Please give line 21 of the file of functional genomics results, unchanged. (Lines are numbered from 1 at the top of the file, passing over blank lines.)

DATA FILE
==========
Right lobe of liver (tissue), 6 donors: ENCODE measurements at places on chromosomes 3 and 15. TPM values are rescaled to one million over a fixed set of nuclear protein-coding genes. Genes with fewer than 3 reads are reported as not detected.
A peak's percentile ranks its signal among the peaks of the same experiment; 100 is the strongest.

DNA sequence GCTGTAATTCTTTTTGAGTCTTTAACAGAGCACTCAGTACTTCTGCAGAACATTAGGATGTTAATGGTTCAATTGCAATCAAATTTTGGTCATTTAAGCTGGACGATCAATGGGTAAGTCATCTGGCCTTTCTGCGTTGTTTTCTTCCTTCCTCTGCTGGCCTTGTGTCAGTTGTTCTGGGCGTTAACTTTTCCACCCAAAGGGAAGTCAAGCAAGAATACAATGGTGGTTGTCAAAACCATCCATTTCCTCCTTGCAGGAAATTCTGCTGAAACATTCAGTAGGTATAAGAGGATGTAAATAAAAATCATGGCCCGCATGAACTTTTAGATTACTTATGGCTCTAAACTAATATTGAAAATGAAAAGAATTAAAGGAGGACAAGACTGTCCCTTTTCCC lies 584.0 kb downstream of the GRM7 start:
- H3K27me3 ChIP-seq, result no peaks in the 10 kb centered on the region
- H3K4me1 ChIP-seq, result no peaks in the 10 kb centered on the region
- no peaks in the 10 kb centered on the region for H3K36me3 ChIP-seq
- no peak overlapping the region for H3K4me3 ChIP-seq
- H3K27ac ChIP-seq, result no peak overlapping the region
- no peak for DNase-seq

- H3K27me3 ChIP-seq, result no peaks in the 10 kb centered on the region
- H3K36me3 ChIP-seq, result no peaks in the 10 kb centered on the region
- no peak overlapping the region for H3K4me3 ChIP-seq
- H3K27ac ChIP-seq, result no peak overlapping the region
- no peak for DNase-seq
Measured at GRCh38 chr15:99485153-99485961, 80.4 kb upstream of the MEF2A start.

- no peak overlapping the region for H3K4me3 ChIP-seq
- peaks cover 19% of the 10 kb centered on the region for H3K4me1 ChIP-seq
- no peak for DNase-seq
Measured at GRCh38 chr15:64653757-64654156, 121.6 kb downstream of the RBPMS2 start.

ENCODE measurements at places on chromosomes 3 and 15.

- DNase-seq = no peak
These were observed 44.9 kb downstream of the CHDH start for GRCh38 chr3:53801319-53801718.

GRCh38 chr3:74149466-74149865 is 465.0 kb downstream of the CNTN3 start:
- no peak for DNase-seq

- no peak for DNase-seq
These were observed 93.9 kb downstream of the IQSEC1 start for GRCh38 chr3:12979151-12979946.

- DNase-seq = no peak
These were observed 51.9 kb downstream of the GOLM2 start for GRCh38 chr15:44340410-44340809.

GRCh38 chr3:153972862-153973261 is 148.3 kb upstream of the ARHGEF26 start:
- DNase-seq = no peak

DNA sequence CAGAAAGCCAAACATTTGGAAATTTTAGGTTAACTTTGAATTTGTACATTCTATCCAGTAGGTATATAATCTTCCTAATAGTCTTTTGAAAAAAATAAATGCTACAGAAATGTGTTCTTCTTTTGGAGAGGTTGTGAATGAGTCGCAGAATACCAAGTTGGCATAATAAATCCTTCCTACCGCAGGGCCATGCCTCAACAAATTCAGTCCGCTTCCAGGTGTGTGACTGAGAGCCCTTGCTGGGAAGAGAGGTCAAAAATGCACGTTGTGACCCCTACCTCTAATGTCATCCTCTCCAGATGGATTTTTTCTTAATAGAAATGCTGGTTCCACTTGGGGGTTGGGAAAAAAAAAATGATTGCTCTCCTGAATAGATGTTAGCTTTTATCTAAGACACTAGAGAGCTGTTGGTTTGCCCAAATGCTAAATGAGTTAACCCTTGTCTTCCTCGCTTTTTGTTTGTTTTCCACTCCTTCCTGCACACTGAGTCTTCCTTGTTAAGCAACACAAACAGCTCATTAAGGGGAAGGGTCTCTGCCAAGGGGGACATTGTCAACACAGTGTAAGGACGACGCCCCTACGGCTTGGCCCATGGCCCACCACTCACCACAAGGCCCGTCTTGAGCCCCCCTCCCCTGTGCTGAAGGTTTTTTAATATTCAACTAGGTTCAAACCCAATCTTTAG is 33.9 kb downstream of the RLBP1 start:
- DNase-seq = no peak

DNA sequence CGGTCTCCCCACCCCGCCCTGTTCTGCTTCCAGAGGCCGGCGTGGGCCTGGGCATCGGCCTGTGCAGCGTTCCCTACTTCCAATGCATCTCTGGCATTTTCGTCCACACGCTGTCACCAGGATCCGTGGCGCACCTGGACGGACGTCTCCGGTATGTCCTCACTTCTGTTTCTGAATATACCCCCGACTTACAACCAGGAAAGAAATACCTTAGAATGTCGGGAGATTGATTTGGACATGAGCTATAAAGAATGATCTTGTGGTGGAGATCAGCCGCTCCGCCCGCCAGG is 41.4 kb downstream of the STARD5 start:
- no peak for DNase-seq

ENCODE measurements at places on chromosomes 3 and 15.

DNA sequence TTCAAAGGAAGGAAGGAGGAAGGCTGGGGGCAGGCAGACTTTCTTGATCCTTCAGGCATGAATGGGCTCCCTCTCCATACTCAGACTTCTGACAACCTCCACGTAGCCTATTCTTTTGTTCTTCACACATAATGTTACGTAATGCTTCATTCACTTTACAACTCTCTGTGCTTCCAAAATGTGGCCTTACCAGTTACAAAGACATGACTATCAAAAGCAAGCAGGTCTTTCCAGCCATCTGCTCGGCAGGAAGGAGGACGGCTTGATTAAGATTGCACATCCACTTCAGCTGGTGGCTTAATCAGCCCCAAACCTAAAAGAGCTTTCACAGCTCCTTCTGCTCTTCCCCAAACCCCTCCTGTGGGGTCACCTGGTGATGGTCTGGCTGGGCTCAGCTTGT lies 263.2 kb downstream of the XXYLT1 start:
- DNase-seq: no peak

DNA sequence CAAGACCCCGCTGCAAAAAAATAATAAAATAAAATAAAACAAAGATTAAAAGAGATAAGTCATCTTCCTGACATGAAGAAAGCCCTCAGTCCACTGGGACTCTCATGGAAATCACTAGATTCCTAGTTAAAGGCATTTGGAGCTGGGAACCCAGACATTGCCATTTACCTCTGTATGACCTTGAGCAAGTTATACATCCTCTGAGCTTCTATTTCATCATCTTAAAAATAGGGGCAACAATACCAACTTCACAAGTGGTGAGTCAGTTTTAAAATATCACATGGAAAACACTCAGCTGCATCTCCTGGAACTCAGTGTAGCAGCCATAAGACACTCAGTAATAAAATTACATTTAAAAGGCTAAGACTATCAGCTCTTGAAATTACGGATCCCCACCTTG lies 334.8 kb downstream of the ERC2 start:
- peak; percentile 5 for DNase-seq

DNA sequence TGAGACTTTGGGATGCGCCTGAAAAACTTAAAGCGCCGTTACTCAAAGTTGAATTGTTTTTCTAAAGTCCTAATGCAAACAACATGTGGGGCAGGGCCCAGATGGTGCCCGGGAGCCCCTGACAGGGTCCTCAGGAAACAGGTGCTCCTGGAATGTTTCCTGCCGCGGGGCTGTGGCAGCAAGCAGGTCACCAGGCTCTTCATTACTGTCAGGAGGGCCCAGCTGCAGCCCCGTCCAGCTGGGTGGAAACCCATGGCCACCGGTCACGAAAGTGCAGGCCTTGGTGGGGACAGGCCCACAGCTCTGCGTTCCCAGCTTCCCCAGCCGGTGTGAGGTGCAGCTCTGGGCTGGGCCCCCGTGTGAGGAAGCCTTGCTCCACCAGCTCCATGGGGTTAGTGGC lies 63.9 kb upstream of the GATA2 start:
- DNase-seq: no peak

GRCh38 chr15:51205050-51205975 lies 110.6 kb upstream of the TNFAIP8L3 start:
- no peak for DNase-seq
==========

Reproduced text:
- DNase-seq = no peak